But there’s good news, though, for students of modern philosophy, at least. Love Is Evil is a dubby, bluesy Floydian walk-in-the-rain soundscape wrapped around a distant spoken word sample of Slavoj Žižek, renowned cultural dissector known more for his slobby lisp and tendency to warble on for hours in said lisp about B-movies and bad art. It makes for an interesting musical marriage here, anthemic almost to the point of turning into a stadium-sized cock-rock over-indulgence, but that’s a good thing. “There is nothing,” implores Žižek, “I mean that quite literally”, in-between Ewan McFarlane Robert-Planting about a world without real love. It’s not a particularly good song, but stuck in between all the clichéd electronic beats and tepid glitchy synthesis, it stands out by virtue of being just a good musical idea.
The next track Odessa Dubstep gets right back to business of being stuck in the 1990s again, and does what it says on the box: martial beats, squiggly bits of arpeggios and orchestral Shostakovich samples. It’s all fun and danceable, but nothing new here.
As an avid fan of A440 I really want to love and enjoy the album for its fun and dancebility, its disposability and funky ideas, but to sit still and attempt to dissect the well-produced but mediocre sum of its parts is a little difficult without ridiculing its blatant ignorance of electronica music trends of the last ten years.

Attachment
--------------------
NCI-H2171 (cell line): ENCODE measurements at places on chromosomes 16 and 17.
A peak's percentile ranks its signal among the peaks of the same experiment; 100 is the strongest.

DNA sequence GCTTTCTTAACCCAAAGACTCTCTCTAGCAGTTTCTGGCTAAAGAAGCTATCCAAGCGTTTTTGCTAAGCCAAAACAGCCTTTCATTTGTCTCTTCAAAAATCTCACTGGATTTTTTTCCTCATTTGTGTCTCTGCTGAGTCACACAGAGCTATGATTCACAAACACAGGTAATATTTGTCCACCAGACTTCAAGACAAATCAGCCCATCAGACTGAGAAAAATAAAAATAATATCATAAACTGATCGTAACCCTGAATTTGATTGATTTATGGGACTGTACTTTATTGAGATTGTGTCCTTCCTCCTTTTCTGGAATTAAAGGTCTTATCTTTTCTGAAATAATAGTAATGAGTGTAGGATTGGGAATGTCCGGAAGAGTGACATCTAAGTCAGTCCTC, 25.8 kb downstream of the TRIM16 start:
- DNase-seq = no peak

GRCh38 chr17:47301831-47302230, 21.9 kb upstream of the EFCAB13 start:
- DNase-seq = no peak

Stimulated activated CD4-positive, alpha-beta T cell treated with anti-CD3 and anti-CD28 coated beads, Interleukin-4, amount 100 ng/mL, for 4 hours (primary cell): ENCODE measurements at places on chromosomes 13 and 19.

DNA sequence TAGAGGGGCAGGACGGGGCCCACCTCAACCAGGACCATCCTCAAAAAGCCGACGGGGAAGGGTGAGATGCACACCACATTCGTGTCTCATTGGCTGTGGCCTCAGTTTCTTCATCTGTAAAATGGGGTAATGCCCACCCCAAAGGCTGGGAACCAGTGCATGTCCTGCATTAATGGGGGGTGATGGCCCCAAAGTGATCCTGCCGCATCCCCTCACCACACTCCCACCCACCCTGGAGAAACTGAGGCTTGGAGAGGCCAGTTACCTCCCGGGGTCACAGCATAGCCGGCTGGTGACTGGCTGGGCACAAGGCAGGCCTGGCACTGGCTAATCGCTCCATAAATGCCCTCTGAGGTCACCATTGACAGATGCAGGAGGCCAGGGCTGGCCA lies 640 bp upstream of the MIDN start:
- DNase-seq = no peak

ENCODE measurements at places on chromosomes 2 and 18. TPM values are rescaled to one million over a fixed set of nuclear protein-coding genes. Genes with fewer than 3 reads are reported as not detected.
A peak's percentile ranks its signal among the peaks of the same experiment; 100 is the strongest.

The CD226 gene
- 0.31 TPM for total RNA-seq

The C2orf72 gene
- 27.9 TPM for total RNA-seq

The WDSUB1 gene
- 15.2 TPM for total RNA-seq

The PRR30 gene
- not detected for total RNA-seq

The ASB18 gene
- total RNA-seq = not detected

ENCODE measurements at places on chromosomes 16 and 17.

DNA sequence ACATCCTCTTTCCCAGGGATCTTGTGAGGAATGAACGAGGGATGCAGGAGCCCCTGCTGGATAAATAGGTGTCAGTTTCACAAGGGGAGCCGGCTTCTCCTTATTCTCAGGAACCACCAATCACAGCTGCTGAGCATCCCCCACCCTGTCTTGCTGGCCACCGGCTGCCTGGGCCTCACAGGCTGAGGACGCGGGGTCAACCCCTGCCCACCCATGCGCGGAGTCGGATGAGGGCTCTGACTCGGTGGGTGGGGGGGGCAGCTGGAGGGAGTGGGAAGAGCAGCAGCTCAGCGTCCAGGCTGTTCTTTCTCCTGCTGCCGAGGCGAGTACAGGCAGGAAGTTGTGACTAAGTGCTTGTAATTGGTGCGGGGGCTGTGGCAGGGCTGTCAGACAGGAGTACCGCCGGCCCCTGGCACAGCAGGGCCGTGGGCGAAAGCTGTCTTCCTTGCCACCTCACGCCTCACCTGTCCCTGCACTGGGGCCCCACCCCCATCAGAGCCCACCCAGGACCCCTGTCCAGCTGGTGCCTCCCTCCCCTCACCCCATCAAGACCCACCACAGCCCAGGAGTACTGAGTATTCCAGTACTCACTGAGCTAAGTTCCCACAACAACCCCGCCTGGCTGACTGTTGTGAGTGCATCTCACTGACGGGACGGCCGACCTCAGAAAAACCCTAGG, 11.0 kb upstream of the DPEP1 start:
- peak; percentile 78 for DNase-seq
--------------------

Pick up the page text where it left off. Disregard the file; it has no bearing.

But before it’s all over, there is one more philosophy lecture, this time with influential discordianist-mystic Robert Anton Wilson discussing the power of synchronicity on the song Fuzzy Logic, and it manages to lift the album a little with half a smidge of a truly original musical motif, executed well enough for you to sit back and say, without the cynicism that listening to the album so far has built up, “that’s a great song”. A slow atmospheric build up evolves into searing emotive climax of guitars and keyboards that just manages to avoid cliché. It ends far too soon, as the album closes with Music Don’t Lie, sounding like a PiL B-side that has a lot of emotional catchiness, but that once again, as with the rest of The Future’s…would have sounded good in 1995. Today, it just sounds a little cheerless.
Despite having some good moments scattered inside mediocre envelopes, I was expecting better from a usually strong musical collective, but it all lacks innovation and originality.
Song writing: – nothing new is explored, might consider trying new, different collaborators.
Originality: – too much reliance on throwback 90s dance music clichés.
Lyrics: – interesting lyrical ideas and use of spoken word samples, all let down by the music.
Flow: – despite the haphazard mix of genres on the album, from rock to dance, dub to drum n bass elements, the schizophrenic qualities of this collection, and A440’s well-deserved reputation for throwing in interesting juxtapostional ideas into the mix, stand out as one the album’s few virtues and saving grace.
Production: – though clichéd and stuck in the 90s, the sound mix and well considered production values on the album are actually very good, it doesn’t quite save the album, though.